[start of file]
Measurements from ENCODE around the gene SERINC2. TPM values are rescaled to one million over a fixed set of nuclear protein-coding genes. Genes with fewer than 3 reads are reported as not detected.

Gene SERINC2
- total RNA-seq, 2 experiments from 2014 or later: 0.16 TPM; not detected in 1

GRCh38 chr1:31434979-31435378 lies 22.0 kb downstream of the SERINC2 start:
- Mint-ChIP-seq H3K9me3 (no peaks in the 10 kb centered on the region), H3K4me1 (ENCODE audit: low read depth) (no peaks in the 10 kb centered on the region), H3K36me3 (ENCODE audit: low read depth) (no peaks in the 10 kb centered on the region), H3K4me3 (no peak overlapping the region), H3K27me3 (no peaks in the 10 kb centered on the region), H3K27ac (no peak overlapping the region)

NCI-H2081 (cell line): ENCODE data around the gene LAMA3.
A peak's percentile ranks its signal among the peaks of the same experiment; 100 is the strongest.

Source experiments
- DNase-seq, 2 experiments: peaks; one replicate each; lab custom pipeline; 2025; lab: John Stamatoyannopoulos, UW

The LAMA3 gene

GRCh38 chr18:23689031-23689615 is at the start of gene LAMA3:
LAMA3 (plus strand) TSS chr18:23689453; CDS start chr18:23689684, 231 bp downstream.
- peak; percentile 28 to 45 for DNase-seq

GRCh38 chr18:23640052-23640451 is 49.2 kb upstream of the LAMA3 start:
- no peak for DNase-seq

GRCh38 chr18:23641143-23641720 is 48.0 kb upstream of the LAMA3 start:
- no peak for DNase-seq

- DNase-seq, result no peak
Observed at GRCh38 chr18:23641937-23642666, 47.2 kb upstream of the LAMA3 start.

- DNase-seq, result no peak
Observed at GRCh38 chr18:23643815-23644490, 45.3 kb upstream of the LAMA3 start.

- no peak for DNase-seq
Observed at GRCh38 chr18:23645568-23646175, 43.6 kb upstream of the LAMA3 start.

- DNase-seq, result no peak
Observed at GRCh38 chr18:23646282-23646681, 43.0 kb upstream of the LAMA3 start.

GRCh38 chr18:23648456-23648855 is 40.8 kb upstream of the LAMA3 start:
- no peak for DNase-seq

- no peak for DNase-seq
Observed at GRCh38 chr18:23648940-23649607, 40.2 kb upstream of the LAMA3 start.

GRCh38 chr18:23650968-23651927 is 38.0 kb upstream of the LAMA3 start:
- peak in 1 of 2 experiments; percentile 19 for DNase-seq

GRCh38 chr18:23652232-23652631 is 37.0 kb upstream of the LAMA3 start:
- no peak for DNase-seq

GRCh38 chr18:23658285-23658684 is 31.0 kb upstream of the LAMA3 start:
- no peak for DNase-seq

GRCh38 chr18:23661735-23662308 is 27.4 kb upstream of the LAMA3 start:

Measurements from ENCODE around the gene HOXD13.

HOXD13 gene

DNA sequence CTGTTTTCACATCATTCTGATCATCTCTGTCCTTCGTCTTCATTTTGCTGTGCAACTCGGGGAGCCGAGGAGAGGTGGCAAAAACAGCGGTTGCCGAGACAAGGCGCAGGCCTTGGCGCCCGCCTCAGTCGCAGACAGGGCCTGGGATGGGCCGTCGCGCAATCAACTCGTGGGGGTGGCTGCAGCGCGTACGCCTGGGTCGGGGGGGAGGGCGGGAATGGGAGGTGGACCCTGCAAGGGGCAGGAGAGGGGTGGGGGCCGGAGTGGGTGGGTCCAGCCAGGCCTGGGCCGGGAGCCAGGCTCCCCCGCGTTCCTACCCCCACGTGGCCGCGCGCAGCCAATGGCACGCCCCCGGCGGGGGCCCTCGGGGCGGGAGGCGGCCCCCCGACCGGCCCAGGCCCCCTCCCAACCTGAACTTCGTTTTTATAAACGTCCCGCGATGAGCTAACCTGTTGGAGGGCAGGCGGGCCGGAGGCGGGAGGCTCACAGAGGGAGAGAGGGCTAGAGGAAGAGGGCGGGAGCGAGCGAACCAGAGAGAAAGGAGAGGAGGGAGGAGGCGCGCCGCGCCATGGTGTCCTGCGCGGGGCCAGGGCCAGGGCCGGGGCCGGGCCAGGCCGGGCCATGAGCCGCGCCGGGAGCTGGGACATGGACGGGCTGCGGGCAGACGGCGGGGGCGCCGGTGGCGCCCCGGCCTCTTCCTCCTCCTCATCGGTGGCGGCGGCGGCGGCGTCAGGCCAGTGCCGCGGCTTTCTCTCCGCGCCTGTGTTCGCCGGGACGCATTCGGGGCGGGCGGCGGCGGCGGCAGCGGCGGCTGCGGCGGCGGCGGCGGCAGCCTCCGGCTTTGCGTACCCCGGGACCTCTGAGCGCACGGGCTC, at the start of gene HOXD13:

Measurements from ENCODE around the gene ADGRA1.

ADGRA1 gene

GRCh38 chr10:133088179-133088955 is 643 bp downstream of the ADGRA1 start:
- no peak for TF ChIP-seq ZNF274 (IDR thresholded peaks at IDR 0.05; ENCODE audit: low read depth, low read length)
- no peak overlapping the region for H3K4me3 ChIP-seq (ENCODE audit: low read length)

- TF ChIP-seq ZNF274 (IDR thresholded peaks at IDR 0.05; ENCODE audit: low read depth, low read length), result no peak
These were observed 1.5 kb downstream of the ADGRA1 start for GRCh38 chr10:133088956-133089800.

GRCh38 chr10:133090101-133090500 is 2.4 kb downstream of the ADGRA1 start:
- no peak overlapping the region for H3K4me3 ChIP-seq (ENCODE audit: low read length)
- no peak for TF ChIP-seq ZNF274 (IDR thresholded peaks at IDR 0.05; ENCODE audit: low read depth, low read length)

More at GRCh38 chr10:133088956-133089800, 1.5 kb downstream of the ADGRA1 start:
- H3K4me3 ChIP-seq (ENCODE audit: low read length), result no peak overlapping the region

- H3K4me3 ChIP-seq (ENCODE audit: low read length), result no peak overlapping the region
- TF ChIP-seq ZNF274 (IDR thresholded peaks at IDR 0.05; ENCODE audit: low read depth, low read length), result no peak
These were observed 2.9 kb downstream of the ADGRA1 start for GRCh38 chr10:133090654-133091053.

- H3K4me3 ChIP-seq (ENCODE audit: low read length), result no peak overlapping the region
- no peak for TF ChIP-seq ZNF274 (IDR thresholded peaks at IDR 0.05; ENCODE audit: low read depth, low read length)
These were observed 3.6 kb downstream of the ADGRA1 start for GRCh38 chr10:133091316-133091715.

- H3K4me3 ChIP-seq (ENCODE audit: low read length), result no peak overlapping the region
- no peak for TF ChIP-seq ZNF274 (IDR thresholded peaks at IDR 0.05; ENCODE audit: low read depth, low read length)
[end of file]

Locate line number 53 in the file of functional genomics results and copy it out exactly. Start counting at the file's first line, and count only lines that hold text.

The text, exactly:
- TF ChIP-seq ZNF274 (IDR thresholded peaks at IDR 0.05; ENCODE audit: low read depth, low read length), result no peak